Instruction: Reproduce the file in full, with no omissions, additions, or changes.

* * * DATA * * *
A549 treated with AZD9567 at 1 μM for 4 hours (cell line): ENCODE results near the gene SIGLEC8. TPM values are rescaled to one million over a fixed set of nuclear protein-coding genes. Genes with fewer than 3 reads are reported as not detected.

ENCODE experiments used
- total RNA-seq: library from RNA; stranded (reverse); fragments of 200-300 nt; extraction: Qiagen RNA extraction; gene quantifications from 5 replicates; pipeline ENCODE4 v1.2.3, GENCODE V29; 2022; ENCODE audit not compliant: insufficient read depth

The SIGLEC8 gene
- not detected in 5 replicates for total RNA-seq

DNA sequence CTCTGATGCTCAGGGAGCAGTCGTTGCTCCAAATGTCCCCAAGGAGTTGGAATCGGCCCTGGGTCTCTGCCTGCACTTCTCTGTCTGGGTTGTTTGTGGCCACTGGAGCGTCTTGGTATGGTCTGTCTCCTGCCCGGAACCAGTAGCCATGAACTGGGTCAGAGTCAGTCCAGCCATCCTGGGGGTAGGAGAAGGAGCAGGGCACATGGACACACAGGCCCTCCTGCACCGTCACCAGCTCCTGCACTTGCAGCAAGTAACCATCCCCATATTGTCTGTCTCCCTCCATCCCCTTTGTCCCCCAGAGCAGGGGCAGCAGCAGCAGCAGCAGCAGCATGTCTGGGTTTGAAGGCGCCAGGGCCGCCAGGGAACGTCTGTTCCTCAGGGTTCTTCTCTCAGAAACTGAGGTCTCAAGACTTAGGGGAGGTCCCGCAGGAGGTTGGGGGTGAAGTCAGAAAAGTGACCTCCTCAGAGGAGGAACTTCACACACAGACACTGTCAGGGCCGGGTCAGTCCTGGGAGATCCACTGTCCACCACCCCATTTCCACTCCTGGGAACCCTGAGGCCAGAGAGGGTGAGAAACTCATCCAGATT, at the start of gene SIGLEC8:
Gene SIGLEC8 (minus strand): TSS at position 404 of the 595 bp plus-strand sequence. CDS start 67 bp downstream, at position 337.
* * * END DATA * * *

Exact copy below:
A549 treated with AZD9567 at 1 μM for 4 hours (cell line): ENCODE results near the gene SIGLEC8. TPM values are rescaled to one million over a fixed set of nuclear protein-coding genes. Genes with fewer than 3 reads are reported as not detected.

ENCODE experiments used
- total RNA-seq: library from RNA; stranded (reverse); fragments of 200-300 nt; extraction: Qiagen RNA extraction; gene quantifications from 5 replicates; pipeline ENCODE4 v1.2.3, GENCODE V29; 2022; ENCODE audit not compliant: insufficient read depth

The SIGLEC8 gene
- not detected in 5 replicates for total RNA-seq

DNA sequence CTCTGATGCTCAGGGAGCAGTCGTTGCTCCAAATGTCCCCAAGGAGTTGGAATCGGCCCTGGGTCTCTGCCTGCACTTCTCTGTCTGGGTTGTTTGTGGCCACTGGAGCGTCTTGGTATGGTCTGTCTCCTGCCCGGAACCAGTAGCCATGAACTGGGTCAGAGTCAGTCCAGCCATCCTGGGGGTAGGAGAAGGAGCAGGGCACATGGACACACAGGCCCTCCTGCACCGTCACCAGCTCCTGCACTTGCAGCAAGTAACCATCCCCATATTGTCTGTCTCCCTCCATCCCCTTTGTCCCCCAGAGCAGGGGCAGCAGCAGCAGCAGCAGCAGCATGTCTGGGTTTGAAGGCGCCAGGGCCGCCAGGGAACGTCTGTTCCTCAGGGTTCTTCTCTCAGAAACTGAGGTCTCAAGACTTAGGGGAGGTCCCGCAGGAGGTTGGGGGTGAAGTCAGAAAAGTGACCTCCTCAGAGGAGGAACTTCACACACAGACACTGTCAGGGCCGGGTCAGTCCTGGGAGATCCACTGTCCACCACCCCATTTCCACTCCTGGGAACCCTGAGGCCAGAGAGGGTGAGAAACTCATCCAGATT, at the start of gene SIGLEC8:
Gene SIGLEC8 (minus strand): TSS at position 404 of the 595 bp plus-strand sequence. CDS start 67 bp downstream, at position 337.